Creating a timeline of climate change

The researchers used a technique called radiocarbon dating to establish that the mosses had been screened from the elements for at least 44,000 to 51,000 years. Since radiocarbon dating is only accurate for about 50,000 years, the mosses could have been buried for perhaps 120,000 years, since the last “interglacial” when the polar regions experienced a natural thaw. Miller and colleagues report in Geophysical Research Letters that they did their fieldwork on Baffin Island in the Arctic Circle, and measured the radiocarbon ages of the dead mosses in at least four different locations. They were careful to pick their 145 samples within one metre of the receding ice cap. Since the ice is receding at two or three metres a year, they could be sure the plant tissues had just been exposed that season. Since the plants could only have taken root in sunlight, they were evidence that the exposed terrain was once free of ice. They became silent witnesses, telling researchers about the changes through time in the frozen North. “The key piece here is just how unprecedented the warming of Arctic Canada is. This study really says the warming we are seeing is outside any kind of known natural variability, and it has to be due to increased greenhouse gases in the atmosphere,” said Miller.

Recent decades critical

Since radiocarbon clocks can only tick for so long, the Colorado team used ice cores to provide clues to the climate history of Baffin Island: each winter’s snowfall and summer melt is preserved in the icepack and like the growth rings in a tree provides a calendar of annual change. The last time temperatures on Baffin Island were as high as today was about 120,000 years ago. About 5,000 years ago, after a mellow period in the early Holocene, the Arctic began to cool again, and stayed cool until the beginning of the last century. “Although the Arctic has been warming since about 1900, the most significant warming in the region didn’t really start until the 1970s,” said Dr Miller. “And it really is in the last 20 years that the warming signal from that region has been just stunning. All of Baffin Island is melting, and we expect all of the ice caps to disappear, even if there is no additional warming.” – Climate News Network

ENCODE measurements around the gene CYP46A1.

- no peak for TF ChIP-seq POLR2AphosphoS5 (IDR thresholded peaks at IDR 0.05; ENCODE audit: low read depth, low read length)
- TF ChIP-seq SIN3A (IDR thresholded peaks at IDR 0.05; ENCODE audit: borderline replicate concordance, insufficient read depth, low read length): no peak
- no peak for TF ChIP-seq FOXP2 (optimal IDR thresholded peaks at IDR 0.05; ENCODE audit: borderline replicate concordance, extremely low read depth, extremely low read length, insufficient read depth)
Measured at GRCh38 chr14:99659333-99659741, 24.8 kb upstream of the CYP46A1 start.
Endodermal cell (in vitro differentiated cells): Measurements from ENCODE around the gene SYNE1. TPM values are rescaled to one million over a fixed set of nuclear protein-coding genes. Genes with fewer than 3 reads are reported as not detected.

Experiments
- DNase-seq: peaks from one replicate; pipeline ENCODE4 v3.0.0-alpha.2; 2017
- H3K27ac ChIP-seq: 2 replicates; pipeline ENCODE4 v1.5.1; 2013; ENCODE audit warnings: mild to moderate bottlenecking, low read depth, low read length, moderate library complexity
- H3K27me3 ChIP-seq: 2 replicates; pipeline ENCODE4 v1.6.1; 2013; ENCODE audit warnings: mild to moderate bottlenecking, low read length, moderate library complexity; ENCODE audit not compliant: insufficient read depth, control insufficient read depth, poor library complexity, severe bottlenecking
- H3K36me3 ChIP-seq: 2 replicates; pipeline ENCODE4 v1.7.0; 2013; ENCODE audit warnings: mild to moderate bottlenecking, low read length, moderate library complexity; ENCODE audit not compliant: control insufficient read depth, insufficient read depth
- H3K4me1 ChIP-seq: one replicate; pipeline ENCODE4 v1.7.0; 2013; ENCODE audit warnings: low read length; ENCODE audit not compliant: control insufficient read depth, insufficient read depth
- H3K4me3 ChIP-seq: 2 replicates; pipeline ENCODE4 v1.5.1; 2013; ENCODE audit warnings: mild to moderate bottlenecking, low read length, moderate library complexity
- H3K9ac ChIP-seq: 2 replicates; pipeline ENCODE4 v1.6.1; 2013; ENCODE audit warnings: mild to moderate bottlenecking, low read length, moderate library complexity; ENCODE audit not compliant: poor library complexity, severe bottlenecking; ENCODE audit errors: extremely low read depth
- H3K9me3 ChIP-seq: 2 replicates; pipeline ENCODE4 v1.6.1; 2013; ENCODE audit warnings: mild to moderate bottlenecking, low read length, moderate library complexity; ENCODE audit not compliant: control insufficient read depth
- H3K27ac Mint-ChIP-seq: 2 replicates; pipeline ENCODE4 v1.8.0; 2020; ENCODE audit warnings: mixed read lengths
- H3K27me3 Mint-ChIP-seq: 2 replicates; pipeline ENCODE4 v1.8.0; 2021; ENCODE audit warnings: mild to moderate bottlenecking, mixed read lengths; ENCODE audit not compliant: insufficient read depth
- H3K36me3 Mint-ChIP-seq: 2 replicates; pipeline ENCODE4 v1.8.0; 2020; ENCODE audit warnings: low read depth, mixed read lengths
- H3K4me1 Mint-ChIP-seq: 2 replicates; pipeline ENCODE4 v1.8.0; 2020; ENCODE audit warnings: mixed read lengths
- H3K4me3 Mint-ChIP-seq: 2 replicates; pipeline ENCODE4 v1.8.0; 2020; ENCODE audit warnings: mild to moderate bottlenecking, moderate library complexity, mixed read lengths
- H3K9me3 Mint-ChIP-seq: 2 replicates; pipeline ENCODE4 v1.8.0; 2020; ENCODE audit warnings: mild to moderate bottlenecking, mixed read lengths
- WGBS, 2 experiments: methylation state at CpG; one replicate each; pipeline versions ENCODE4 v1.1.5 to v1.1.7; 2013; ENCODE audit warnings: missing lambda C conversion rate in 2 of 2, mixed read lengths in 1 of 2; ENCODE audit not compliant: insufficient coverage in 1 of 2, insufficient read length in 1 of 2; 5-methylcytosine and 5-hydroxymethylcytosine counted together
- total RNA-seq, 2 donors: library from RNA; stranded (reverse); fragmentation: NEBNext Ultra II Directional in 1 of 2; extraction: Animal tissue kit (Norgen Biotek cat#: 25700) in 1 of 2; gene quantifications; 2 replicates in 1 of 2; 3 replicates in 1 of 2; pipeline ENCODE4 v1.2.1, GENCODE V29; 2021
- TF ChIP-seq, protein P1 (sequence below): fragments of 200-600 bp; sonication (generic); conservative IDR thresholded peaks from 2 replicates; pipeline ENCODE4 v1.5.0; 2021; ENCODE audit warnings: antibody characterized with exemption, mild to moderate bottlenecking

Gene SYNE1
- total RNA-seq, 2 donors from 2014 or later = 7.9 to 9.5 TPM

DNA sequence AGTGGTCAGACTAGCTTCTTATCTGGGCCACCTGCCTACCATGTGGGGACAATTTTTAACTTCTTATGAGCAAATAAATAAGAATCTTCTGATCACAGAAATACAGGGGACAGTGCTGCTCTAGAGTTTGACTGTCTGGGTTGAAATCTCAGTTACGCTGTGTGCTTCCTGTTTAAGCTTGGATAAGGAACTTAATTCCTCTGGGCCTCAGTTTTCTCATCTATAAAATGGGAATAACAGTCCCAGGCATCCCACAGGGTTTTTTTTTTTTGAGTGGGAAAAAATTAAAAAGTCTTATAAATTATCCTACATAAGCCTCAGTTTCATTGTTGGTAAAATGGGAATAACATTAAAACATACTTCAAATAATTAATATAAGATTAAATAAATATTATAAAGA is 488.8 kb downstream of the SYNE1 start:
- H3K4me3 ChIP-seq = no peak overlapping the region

FOR IMMEDIATE RELEASE Average summer temperatures in the Canadian Arctic are now at the highest they’ve been for approaching 50,000 years, new evidence suggests. LONDON, 24 October – Good news for Arctic mosses, if not for any other Arctic creatures: little tundra plants that have been buried under the Canadian ice can feel the sunlight for the first time in at least 44,000 years. The implication is that the Arctic is now, and has been for the last 100 years, warmer than at any time in the last 44,000 years and perhaps for the last 120,000 years. This also means that the Arctic is warmer now than it was in what geologists call the early Holocene, the end of the last Ice Age – when the peak summer sunlight was roughly nine per cent greater than it is today, according to Gifford Miller of the University of Colorado Boulder, in the US. The mosses studied by Dr Miller, of course, could feel nothing: they were dead. But they could tell a story, all the same. The Arctic ice cap has been in constant retreat for the last century, and glaciers almost everywhere have been melting: there are fears that the process has begun to accelerate as greenhouse gases concentrate in the atmosphere. But as the ice recedes, it exposes evidence of the past, preserved over the millennia in the natural deep freeze.